At opposition, Jupiter is 4.2 AU from Earth, and is 71,400 km in radius.  This corresponds to an angular size, in arcsec, of 206265 (R/d) = 23".  The outer-most Galilean moon is Callisto, at 26.6 Jupiter radii, or 618".   This is smaller than the CCD field of view, so Jupiter and its moons will fit comfortably in the field of view. The planet would cover about 36 pixels of the image.

A sampling of images taken by students with this system can be found here. Note that there is a whole host of other issues involved with taking good images, involving background sky brightness, flat-fielding, and compensation for image motion.

We use the webcam for taking images (and movies) of the Moon and planets, because it has a far smaller plate scale (i.e. produces more magnified images). If the weather cooperates, we will have an imaging session this week.

Spectrographs are used to split the light from an object into its separate wavelengths, or colors.  One can determine the temperature of an object, for example, from the shape of its blackbody spectrum.  In addition, many objects emit spectral lines (narrow regions of the spectrum that are brighter than the background--emission lines; or darker--absorption lines).  By identifying these lines we can determine what the object is made of, and by measuring them we can determine the temperature, density, and speed (through the doppler effect) of the objects.  The spectrograph is an important tool of Astronomy.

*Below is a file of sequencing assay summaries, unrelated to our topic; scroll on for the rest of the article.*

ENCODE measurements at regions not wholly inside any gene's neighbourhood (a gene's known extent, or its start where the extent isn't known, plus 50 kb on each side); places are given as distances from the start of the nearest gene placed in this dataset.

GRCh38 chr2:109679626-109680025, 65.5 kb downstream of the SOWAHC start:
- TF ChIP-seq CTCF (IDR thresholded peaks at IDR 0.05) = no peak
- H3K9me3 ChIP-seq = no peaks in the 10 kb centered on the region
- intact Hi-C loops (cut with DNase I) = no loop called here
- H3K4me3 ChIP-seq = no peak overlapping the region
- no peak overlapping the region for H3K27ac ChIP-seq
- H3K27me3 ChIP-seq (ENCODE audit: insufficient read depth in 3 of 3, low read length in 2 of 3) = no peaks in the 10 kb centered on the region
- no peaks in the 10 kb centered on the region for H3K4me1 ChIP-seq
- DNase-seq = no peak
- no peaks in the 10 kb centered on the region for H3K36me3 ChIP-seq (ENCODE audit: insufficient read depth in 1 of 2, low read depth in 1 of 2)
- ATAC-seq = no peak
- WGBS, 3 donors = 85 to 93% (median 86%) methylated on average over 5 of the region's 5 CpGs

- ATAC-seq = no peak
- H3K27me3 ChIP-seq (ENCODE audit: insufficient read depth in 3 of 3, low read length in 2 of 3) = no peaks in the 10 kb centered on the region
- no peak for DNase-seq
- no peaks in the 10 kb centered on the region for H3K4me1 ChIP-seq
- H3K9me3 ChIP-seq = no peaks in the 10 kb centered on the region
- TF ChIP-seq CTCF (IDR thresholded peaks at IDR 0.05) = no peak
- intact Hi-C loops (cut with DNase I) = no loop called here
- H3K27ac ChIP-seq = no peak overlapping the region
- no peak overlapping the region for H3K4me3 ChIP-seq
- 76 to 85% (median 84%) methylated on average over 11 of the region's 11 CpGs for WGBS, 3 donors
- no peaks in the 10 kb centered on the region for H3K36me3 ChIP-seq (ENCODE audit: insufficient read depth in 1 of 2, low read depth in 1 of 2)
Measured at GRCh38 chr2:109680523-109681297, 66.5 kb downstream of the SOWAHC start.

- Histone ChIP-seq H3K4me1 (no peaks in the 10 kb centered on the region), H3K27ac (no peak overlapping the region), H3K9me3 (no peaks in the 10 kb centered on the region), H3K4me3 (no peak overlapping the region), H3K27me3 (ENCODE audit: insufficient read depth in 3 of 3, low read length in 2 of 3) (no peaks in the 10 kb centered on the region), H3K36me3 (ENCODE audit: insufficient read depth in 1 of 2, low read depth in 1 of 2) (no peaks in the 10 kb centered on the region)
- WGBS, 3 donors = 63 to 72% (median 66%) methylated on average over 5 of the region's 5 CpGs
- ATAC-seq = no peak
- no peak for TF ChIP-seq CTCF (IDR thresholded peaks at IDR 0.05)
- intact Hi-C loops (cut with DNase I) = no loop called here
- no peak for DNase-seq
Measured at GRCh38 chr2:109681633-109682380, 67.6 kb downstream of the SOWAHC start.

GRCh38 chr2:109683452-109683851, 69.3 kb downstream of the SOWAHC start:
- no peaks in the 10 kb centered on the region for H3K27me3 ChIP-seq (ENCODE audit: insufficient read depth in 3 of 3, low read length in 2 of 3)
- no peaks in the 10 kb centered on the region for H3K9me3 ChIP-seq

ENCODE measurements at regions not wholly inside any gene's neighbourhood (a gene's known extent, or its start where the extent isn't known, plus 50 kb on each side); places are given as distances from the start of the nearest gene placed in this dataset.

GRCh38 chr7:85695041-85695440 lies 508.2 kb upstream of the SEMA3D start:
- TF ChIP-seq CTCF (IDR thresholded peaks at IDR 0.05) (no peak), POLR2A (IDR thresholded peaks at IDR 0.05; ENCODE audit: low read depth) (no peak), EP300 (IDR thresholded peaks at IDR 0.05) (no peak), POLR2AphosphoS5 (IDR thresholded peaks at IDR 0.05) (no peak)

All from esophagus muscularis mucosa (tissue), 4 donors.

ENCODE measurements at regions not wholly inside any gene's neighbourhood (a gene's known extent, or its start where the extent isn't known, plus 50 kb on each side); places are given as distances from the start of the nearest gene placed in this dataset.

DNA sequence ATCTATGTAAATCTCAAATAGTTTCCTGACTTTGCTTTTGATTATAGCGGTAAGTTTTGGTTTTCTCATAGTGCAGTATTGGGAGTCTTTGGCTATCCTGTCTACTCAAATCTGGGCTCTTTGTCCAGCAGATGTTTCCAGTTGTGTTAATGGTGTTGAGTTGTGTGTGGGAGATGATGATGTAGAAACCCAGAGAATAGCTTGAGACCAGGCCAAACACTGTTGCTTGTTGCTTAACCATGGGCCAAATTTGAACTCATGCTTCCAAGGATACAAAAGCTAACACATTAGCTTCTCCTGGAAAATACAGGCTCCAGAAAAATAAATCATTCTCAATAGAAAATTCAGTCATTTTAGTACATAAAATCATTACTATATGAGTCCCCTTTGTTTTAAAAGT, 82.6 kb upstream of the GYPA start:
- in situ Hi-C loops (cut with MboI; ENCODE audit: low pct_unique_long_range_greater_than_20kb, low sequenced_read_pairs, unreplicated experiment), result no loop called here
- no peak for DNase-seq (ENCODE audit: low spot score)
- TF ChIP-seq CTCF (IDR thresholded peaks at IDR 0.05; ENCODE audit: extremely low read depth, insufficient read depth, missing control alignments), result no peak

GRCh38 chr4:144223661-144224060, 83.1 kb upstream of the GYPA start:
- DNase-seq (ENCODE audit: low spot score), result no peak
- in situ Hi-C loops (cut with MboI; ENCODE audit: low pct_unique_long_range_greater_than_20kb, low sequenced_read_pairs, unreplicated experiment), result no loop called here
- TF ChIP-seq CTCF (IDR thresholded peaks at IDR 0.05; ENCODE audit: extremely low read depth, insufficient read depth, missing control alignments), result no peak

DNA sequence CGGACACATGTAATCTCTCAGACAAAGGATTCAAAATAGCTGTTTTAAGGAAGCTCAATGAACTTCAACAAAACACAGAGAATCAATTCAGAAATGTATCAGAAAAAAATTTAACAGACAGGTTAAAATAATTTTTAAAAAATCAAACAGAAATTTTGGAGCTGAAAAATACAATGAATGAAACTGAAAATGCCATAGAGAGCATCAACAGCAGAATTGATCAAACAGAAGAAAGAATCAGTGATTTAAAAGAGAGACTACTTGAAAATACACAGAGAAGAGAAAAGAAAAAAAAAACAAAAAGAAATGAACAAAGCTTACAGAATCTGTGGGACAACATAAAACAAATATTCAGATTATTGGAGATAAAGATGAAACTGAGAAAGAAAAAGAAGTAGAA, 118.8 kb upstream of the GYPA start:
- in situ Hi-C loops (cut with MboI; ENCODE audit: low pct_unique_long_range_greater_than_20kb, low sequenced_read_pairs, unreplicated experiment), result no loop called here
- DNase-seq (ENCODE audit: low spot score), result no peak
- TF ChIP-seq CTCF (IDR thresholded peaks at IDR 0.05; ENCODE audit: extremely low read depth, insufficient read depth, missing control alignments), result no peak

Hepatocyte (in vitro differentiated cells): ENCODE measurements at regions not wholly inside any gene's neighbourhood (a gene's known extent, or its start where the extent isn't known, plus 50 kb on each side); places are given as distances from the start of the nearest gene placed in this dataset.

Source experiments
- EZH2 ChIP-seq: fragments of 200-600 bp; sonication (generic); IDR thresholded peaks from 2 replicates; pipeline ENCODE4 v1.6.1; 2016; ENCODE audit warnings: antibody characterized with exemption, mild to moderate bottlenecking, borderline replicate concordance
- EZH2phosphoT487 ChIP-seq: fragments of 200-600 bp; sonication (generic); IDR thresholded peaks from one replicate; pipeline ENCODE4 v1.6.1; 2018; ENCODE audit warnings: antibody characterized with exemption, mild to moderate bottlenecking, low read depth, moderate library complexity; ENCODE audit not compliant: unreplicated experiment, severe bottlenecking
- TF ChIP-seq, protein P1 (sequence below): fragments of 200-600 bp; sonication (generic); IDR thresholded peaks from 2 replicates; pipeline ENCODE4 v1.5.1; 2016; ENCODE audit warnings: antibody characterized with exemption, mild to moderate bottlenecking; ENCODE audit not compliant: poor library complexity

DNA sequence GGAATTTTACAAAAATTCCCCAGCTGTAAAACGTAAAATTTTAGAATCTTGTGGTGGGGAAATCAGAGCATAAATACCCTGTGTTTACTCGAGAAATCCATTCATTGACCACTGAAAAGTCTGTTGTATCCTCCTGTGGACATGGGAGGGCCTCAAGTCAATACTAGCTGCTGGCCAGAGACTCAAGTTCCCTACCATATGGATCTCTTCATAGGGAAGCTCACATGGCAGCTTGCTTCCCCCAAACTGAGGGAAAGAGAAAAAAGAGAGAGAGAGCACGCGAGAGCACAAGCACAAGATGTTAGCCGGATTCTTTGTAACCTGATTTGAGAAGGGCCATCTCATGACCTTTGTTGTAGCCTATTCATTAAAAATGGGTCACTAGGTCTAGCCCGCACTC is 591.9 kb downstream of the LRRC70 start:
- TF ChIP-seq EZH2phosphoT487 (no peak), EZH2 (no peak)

The most common type of spectrograph is the grating spectrograph, which uses a diffraction grating (basically a set of extremely closely-spaced ruled lines).  Diffraction at the edges of each space between the lines causes the light to be split into its component colors, and interference of the light from each set causes the spectrum to be split into "orders".  For a simple grating, higher orders are fainter, but the light into a particular order can be increased by "blazing" the grating (kind of a saw-tooth profile) at the appropriate angle.

Diffraction into a high order.  In the direction shown by the blue lines,
the blue light interferes constructively because the beams all arrive at
the distant screen after having traveled distances different by an integral
number of wavelengths.  In the direction shown by the red lines, blue
light will arrive after traveling non-integer multiples of the wavelength,
so the light interferes and the intensity drops to near zero.  However, red
light arrives after traveling distances different by an integral number of
red wavelengths, so the red intensity is high in that direction.

As shown above, the direction for constructive interference into order m is given by

sin q = ml/d,
where d is the spacing between ruled lines on the grating. 
What We Have Learned
The important formulas and quantities for telescopes are: Another important formula is Signal to Noise ratio for CCDs: